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Stir Magazine: Spring 2020 : Alternatives for the crisis & Beyond

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Stir to Action, Bridport, UK, avril 2020

Beyond “Municipal Protectionism”: Community Wealth Building as Local Economic System Change — Joe Guinan & Sarah McKinley

“Today’s radical policy tools are less crude than traditional tariff barriers and other forms of trade protection. But they too aim at providing a developmental path in which local economies are at least partly protected from the icy winds of global competition: a form of actual protection rather than mere protectionism.”

Everyday Participation: The Seven Modes — Irenie Ekkeshis & Oli Holtaway

“We found that when co-operatives think about participation, they often tend to narrowly focus on “economic participation” at one pole and “governance participation” at the other. In this model, a large number of less engaged people buy and transact with the business, while a small handful of highly engaged people vote, attend AGMs, and stand for election. These modes of participation are vitally important, but we discovered that the fertile ground for developing participation is often in the middle. »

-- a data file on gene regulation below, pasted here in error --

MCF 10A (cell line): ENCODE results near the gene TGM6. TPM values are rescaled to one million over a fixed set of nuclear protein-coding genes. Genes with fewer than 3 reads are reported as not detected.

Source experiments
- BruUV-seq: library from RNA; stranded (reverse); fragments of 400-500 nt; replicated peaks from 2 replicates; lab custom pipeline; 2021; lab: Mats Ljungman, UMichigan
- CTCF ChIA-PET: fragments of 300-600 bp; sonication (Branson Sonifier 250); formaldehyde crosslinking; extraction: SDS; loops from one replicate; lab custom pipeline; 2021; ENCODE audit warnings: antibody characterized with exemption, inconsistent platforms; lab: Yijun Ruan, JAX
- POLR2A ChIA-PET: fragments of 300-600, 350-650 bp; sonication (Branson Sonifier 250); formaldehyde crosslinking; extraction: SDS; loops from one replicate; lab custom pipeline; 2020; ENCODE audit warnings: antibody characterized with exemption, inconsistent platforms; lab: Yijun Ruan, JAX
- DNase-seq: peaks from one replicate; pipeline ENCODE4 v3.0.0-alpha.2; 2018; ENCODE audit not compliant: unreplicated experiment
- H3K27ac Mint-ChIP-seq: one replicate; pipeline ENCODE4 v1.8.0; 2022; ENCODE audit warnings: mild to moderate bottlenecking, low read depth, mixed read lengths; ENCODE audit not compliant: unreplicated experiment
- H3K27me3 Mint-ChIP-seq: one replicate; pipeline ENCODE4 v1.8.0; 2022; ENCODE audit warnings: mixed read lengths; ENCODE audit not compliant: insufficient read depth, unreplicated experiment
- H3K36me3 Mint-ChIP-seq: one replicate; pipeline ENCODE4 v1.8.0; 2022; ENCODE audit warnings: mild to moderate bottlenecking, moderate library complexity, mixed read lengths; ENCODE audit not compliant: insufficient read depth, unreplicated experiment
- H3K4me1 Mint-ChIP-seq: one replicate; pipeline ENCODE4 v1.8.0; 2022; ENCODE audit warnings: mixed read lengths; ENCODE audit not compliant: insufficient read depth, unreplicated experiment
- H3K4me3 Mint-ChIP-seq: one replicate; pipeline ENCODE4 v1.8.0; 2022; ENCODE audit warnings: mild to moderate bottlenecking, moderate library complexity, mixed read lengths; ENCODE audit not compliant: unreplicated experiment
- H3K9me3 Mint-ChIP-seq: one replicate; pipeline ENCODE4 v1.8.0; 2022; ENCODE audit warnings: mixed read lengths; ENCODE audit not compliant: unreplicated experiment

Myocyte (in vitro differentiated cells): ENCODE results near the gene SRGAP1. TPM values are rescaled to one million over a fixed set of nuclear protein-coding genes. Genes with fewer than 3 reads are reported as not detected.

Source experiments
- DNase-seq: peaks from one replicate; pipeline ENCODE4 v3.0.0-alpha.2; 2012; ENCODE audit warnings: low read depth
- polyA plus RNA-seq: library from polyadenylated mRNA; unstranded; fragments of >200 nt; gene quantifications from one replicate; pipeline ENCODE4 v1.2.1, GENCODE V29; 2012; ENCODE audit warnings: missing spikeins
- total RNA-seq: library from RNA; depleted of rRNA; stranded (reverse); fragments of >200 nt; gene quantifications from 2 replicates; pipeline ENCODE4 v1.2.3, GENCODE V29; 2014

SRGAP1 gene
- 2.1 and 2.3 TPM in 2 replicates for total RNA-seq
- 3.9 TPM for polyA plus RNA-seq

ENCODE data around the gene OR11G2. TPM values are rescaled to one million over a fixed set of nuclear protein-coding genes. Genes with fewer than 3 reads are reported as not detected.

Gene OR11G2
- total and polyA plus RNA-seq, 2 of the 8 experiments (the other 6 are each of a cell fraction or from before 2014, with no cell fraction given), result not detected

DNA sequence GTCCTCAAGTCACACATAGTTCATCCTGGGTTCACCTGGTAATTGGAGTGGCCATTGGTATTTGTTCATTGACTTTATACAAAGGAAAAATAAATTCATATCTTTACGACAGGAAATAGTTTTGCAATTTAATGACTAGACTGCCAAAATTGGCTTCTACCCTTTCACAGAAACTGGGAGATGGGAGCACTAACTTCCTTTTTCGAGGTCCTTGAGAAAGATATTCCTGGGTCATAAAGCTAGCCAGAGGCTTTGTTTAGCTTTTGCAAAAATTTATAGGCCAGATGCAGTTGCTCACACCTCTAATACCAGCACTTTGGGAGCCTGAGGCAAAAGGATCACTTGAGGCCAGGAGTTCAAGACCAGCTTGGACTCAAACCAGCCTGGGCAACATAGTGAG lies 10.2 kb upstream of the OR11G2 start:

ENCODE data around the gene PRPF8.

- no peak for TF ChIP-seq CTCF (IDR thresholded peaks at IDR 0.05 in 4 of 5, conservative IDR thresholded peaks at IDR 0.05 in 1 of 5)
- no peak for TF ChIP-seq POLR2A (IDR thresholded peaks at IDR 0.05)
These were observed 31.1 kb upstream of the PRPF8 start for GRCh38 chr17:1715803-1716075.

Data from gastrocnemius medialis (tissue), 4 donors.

When there is a beautiful moment, you can either fixate on it and then it’s not political anymore. Or what you can try to do is to find the ways to extend it and I’d say that’s been the political project over the last ten years.

Jodi Dean

Inclusive Economies and the Role of Community Power — Neil McInroy

“Austerity and cost cutting pressures have eviscerated our public services. Any attempts to place their design and delivery in the hands of communities under these conditions will surely serve to deepen marketisation as they are forced to compete for scarce public resources. We should be wary of any slippery slope in which a struggling community sector delivers less with less, dressed up in the language of empowerment.”

Community-led Housing: Reclaiming Rent, Reclaiming the Commons — Tim Crabtree

“How do we start to see community-led housing as significant and meaningful? How can we present it in a way that changes the way that policy makers and others in the housing sector see the individual projects that exist or are emerging within the sector? One way is to understand that all types of community led housing initiatives are addressing the underlying issue of rent.”

Interview with Jodi Dean, author of Crowds and Party

“Crowds and Party was published five years after Occupy and I’m trying to argue for a way of seeing that disruption as a moment towards a resurgence of the party form. Though that’s not, strictly speaking, an empirical claim, it’s my agitational claim. I’m inviting people to look at it differently - that’s what makes it politics - where we can argue over the crowd event to try to make it open into some possibilities directed around a particular kind of politics.”